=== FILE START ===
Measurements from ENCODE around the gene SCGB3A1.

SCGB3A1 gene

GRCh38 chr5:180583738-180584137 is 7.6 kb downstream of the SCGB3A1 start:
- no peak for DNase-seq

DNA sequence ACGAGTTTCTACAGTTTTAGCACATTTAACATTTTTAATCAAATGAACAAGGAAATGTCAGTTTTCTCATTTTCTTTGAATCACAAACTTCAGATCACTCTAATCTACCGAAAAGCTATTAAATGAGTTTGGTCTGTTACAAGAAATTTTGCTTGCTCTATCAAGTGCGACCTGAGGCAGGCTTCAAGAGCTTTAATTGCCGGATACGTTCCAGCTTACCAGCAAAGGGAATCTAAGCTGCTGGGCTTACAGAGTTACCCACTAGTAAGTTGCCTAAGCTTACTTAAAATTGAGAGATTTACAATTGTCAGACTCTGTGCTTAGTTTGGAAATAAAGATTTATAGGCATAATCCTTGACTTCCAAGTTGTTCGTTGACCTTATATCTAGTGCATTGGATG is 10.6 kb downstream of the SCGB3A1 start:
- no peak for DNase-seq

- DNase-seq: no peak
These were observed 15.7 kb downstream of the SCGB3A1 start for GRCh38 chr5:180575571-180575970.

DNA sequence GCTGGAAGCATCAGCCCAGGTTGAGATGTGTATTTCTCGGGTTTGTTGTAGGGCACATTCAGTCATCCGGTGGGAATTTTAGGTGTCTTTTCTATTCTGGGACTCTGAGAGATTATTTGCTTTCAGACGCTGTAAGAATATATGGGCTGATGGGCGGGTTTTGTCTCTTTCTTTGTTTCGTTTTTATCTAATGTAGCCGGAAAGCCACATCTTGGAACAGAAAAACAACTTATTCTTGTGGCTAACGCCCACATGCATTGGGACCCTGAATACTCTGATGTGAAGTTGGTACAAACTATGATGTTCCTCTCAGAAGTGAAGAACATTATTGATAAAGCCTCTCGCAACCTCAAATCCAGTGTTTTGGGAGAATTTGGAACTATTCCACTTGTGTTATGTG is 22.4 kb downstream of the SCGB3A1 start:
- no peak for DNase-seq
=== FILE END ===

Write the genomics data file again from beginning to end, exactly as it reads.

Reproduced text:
Measurements from ENCODE around the gene SCGB3A1.

SCGB3A1 gene

GRCh38 chr5:180583738-180584137 is 7.6 kb downstream of the SCGB3A1 start:
- no peak for DNase-seq

DNA sequence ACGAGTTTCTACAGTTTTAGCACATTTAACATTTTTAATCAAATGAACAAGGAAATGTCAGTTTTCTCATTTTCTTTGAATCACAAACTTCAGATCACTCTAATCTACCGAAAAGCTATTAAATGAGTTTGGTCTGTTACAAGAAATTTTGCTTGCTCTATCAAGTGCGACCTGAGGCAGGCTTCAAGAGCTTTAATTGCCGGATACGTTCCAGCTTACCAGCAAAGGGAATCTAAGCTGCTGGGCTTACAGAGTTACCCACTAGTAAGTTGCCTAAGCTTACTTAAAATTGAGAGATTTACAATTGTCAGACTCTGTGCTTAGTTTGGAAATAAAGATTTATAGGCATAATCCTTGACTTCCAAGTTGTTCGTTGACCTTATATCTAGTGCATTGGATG is 10.6 kb downstream of the SCGB3A1 start:
- no peak for DNase-seq

- DNase-seq: no peak
These were observed 15.7 kb downstream of the SCGB3A1 start for GRCh38 chr5:180575571-180575970.

DNA sequence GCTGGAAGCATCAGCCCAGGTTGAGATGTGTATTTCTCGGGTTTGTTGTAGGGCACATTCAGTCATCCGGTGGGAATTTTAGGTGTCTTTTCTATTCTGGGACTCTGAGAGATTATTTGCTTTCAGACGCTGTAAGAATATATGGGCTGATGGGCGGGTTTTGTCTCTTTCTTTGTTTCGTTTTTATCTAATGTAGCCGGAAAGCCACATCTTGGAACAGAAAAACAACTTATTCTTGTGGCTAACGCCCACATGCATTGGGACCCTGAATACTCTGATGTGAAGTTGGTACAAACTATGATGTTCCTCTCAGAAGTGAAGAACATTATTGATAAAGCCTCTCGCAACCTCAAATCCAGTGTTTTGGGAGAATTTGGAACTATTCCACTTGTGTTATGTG is 22.4 kb downstream of the SCGB3A1 start:
- no peak for DNase-seq